Lunar Laser Ranging for Autonomous Cislunar Spacecraft Navigation

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Virginia Tech


The number of objects occupying orbital regimes beyond Geosynchronous Earth Orbit and cislunar space are expected to grow in the coming years; Especially with the Moon reemerging as latest frontier in the race for space exploration and technological superiority. In order to support this growth, new methods of autonomously navigating in cislunar space are necessary to reduce demand and reliance on ground based tracking infrastructure. Periodic orbits about the first libration point offer favorable vantage points for scientific or military spacecraft missions involving the Earth or Moon. This thesis develops a new autonomous spacecraft navigation method for cislunar space and analyzes its performance applied to Lyapunov and halo orbits around L1. This method uses existing lunar ranging retroreflectors (LRRR) installed on the Moon's surface in the 1960s and 1970s. A spacecraft can make laser ranging measurements to the LRRR to estimate its orbit states. A simulation platform was created to test this concept in the circular restricted three body problem and evaluate its performance. This navigation method was found to be successful for a subset of Lyapunov and halo orbits when cycling the five measurement targets. Simulation data showed that sub-kilometer position estimation and sub 2 centimeter per second velocity accuracies are achievable without receiving any state updates from external sources.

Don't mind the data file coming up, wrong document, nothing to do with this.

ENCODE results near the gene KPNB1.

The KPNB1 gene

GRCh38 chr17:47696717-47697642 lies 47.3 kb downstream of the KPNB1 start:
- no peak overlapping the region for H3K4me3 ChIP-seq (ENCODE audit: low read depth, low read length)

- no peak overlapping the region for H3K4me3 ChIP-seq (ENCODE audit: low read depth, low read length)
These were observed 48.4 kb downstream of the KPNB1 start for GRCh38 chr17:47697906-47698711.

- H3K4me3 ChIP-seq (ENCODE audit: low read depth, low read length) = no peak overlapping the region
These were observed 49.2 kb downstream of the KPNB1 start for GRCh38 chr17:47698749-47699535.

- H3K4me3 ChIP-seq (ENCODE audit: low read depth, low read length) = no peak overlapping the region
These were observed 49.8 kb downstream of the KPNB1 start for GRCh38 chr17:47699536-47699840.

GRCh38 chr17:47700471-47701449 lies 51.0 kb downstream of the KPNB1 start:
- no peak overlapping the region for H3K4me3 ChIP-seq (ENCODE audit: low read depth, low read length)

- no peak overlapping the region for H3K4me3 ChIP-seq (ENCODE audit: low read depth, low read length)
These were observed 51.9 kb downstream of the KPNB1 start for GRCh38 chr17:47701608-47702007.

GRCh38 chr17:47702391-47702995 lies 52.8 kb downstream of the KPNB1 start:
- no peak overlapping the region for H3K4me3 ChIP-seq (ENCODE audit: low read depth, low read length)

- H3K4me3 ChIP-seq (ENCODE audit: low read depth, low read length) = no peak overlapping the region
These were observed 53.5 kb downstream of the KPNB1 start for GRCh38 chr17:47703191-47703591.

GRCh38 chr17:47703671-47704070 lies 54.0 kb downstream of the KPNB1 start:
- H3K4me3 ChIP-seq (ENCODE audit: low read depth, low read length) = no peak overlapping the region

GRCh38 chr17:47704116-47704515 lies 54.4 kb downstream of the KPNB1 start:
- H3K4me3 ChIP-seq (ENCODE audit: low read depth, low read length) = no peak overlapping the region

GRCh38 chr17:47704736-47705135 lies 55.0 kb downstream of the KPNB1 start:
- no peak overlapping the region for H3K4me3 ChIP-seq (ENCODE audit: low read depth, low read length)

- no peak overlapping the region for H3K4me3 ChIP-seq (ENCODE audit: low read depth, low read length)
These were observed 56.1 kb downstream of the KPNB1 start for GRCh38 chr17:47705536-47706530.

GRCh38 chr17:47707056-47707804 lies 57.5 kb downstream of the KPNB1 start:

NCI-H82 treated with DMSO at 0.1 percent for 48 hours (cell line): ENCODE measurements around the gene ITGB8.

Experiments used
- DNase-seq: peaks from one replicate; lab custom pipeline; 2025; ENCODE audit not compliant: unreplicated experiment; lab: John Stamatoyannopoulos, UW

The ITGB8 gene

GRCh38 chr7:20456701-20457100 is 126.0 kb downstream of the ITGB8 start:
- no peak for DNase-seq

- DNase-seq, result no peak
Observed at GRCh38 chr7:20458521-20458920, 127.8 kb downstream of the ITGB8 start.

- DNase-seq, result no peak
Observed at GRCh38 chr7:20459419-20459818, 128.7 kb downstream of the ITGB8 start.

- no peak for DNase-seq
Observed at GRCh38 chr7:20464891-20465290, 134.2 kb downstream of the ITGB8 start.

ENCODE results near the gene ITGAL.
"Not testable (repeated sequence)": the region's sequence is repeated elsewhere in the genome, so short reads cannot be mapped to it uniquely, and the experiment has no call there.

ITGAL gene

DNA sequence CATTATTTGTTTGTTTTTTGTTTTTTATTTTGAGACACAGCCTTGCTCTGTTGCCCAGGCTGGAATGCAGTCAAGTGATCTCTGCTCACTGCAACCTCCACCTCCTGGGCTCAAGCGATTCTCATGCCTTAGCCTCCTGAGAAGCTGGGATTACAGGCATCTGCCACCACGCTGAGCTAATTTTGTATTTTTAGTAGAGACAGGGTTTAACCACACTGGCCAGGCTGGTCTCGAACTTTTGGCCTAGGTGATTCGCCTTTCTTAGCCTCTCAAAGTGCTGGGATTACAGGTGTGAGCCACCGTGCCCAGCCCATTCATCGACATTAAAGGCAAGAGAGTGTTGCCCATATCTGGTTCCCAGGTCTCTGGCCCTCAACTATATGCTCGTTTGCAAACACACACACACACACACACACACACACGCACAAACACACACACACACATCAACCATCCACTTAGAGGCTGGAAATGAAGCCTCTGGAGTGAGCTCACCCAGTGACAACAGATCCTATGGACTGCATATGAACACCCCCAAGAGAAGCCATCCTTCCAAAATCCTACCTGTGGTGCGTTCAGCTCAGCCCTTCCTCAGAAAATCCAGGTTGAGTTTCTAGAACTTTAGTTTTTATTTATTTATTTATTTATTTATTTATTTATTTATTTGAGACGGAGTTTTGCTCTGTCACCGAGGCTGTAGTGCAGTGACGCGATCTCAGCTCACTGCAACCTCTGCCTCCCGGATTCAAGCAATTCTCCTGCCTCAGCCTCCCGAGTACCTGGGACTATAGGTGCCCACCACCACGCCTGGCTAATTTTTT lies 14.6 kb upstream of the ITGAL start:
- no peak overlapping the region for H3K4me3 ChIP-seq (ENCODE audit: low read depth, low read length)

Cislunar, xGEO, navigation, spacecraft, autonomous, halo, Lyapunov